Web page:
It happens almost every Friday. Groups of people, young and not-so-young, flock to the theaters for a good scare. If there’s a horror movie running, you can be sure that half the crowd is buying tickets for it. In fact, I’ll admit that I take an unhealthy delight in being scared out of my wits. There’s something very fundamental and primal about being frightened. Fear taps into the innermost recesses of our mind. It is an emotion that every person experiences irrespective of their cultural background, upbringing and social status. As an adversary, there’s nothing that gets the better of us or makes us feel more united, than fear. Given that I’m such a huge fan of the horror genre myself, I’ve always been curious to understand my own fascination with it. So here’s taking a stab (pun intended) at what makes us squirm through the endless sequels to Saw or an hour and half of The Ring.

Getting to be a kid again: The most obvious explanation of our fascination with horror, is the chance to become a child again. Watching the protagonist hide from a supernatural being makes us regress to the time when we checked under our beds every night for the proverbial monster. Marketing executives know this all too well. Which is why trailers are designed the way they are; to whet the curiosity of your inner child. You find yourself wanting to know more about what happens on that dark deserted road. No matter how grown-up and mature we may become, we’ll always be afraid of dark scary places.

 ~  We love a good scare: Most of us have a morbid fascination for things that frighten us. If you’ve ever been to a carnival, or seen one in movies, you’ll remember the looks on the people’s faces. Out comes the bizarre three-headed cow and although clearly horrified, they’re staring at it with wonder. This is an inexplicable and universal phenomenon. It is also a strong reason why you peer through your fingers or half-shut eyes when the protagonist sees the ghost for the first time.

 ~  It’s Good to be Bad: We all have a set of norms, a code, that we follow every day. Whether it’s not cutting ahead in a queue or tolerating your neighbor’s pesky kid, you toe the line. So, many of us look forward to leaving behind all societal norms for an hour or two of pure misbehavior. Here, we’re not the hapless young girl being chased through the forest; but the maniac wielding the axe. It probably means there’s some deep-rooted issue that needs to be sorted out with a good psychiatrist. But spending a few dollars to indulge in it harmlessly feels like a great release and we never get enough of it!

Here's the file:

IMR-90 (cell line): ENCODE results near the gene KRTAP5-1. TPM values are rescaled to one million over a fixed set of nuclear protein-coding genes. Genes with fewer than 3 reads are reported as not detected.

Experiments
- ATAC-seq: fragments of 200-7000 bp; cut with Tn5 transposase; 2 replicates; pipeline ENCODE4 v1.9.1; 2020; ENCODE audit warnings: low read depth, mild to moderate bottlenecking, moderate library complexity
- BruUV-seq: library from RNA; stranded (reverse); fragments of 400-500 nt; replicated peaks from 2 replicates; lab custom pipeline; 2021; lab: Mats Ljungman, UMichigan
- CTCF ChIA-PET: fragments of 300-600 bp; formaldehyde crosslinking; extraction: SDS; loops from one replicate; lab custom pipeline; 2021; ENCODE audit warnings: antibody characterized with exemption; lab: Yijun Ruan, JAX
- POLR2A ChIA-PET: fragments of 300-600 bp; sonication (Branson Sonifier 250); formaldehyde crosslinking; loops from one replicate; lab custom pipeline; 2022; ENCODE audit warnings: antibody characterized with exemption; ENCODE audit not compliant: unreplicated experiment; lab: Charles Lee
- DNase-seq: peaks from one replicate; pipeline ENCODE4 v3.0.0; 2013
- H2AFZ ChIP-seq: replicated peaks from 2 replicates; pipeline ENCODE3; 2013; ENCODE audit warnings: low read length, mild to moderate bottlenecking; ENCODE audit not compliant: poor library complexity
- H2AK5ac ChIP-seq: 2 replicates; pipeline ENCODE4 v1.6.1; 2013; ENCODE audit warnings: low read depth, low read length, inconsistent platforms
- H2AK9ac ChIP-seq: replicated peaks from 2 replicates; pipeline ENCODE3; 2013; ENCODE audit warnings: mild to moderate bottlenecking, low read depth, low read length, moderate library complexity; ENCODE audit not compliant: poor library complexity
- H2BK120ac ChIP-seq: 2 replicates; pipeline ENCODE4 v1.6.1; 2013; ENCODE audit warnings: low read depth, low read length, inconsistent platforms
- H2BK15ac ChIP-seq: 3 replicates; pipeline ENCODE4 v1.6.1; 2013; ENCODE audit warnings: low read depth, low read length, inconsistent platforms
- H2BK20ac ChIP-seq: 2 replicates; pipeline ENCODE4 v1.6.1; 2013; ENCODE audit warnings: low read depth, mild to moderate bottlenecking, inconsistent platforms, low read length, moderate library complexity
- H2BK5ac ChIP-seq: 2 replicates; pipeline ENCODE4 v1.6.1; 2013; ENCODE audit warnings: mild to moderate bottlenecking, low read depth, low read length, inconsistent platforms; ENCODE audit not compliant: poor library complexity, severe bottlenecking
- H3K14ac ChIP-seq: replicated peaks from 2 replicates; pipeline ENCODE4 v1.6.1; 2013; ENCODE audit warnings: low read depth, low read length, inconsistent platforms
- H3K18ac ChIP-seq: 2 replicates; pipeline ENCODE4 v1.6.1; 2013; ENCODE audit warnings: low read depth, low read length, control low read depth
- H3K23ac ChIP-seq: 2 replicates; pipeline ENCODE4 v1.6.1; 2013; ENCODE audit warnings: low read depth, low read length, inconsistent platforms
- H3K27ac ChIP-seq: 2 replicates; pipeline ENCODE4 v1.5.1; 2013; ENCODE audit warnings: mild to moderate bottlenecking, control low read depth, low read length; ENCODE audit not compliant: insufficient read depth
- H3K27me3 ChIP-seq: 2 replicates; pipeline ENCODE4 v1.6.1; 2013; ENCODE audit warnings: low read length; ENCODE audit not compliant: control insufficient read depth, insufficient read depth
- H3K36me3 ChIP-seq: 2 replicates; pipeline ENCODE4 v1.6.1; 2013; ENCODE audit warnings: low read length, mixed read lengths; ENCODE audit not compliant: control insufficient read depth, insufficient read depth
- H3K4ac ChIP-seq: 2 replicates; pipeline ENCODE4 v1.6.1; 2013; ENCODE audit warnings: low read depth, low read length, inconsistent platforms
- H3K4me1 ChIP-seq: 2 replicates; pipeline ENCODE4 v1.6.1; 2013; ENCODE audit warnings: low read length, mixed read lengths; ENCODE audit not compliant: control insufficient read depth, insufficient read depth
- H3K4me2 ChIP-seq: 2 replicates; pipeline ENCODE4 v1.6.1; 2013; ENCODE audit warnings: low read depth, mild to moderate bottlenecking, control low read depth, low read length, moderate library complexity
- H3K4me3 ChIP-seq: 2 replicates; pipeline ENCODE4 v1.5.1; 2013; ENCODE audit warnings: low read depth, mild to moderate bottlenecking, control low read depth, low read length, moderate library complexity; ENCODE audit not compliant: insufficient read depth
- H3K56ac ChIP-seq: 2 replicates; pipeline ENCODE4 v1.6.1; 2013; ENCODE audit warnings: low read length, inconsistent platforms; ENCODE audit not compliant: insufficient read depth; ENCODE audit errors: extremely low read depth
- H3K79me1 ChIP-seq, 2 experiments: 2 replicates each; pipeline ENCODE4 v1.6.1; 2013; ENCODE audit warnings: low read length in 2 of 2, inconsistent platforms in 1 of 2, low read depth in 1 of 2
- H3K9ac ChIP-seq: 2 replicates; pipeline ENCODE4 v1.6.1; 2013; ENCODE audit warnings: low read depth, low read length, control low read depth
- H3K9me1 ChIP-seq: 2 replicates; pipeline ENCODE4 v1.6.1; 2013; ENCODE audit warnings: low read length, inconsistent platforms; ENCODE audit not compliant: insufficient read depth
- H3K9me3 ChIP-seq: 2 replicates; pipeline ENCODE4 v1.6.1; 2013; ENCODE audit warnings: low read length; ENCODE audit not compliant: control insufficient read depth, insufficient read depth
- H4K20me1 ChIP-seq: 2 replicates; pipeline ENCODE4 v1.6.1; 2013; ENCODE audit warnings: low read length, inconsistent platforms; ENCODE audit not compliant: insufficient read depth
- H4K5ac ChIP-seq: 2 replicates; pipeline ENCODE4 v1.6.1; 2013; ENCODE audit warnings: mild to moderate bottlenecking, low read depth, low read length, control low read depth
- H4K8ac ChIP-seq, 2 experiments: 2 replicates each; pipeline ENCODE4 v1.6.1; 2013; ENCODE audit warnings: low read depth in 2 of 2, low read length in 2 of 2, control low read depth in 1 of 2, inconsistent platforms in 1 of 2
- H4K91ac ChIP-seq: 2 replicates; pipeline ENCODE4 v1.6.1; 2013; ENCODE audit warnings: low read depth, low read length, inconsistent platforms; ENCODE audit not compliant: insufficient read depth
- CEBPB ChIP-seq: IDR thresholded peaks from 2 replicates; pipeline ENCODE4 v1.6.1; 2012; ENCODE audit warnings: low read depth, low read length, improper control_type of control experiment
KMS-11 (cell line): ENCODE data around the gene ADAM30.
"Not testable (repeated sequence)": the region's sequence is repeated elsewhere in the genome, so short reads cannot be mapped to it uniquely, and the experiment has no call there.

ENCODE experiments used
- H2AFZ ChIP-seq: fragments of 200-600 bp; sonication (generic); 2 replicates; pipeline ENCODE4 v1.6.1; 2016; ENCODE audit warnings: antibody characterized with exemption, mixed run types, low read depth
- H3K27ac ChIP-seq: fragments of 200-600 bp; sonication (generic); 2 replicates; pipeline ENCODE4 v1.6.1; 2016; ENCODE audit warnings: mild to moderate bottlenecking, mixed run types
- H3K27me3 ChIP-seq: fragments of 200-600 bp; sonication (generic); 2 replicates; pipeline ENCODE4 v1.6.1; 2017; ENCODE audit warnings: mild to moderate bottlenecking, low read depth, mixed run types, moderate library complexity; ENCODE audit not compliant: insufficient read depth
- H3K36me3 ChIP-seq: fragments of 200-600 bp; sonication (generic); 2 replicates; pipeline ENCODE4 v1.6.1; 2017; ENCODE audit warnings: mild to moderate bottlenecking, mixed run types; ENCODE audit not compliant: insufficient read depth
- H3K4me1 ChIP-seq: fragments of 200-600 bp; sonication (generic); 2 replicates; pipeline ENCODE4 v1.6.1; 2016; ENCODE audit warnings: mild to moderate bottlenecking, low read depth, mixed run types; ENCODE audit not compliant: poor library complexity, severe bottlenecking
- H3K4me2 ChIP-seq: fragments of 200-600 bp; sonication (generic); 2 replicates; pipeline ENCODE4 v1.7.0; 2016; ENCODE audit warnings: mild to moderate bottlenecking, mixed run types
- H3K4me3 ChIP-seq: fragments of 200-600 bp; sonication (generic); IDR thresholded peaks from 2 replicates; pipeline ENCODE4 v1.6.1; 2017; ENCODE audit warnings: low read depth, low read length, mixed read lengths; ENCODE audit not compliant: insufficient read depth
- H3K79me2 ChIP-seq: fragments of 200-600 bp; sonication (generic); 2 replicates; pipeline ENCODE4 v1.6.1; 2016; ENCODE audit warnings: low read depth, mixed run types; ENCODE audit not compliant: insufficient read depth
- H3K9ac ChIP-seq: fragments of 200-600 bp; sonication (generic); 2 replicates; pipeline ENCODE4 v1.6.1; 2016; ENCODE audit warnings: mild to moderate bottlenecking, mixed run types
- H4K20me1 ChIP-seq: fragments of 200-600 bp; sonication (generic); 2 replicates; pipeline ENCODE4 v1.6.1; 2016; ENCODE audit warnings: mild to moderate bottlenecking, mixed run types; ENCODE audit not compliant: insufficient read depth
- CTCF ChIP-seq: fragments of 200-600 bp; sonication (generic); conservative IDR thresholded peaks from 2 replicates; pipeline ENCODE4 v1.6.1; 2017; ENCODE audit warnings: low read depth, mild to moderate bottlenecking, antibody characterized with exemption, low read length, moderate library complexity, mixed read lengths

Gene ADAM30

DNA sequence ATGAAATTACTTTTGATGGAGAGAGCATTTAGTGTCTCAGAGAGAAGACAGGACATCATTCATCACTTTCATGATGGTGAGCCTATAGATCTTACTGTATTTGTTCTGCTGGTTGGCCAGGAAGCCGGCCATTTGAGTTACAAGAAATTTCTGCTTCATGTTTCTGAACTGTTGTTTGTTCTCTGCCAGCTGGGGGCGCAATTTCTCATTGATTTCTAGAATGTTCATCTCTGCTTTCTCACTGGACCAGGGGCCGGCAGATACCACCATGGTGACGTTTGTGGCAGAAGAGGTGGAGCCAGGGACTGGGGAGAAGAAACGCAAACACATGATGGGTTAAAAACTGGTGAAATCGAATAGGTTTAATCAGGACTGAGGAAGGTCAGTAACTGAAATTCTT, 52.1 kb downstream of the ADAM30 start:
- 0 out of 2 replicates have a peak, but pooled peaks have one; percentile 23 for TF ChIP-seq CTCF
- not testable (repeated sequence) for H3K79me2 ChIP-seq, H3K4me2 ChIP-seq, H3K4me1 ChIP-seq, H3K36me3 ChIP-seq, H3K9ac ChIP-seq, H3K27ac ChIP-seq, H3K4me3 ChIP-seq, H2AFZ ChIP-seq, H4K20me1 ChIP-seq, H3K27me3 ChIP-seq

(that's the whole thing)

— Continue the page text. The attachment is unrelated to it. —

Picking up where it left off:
The Kids are Alright – Or are they? Horror movies with Children as the Antagonists

December 28, 2012 by  
Filed under Articles

There’s something about little children that makes them perfect candidates for evil entities. If you find this hard to digest, just take a look at the list of movies with children as antagonists. The Omen, Children of the Corn, The Exorcist, and the most recent Case 39 are just a few of the more well-known examples. In each of these movies, the killer isn’t a monstrous-looking entity, but a fresh-faced child. With the influx of new ideas into the genre of horror, there have been changes in treatment in such movies too. Here’s taking a look at the most iconic ones over the years.


  1. Children of the Corn: This 1984 classic was adapted from the Stephen King story of the same name. Linda Hamilton and Peter Horton played a young couple who get trapped in a desolate town where no adults survive. They soon find out that the children in the town, led by a psychotic boy preacher, have murdered all the adults. John Franklin as Isaac, the boy preacher with an angelic face, can make even the most devout church-goer clench their Sunday hats in terror. When it released, the movie faced some criticism for its treatment and for the scenes of violence featuring children. Despite that, it remains one of the most popular horror movies with  children as the killers.


  1. The Omen: This is a classic from the 1970s. An American ambassador finds out that his young son is the incarnate of the devil; the Anti-Christ. This movie was one of the first to show a child as being purely evil, rather than being possessed or manipulated into doing something bad. However, it was made clear that the child in question was not really an innocent child. He was the Devil himself. So when young Damien pushes his mother off the balcony, even when you’re flinching you know that it isn’t a child but the Anti-Christ who gives the fatal push.


  1. The Exorcist: No horror movie list is complete without this 1973 classic. An actress and mother of a young girl finds that her daughter is possessed by an ancient demonic entity. As the days go by, the young girl slowly transforms into a horrifying entity. The scene where the young girl Regan crawls downstairs like a twisted acrobat will remain seared onto our collective consciousness for ever. Linda Blair gained worldwide fame for her role as Regan and till today, there hasn’t been a scarier little girl at the movies.


So these are 3 of the most memorable films that featured children as the antagonists. There were many more such movies in the years that followed, but none matched the impression these films left on our minds. You could say that when it’s a little child’s smile that masks a killer’s face, the screams are all the more louder.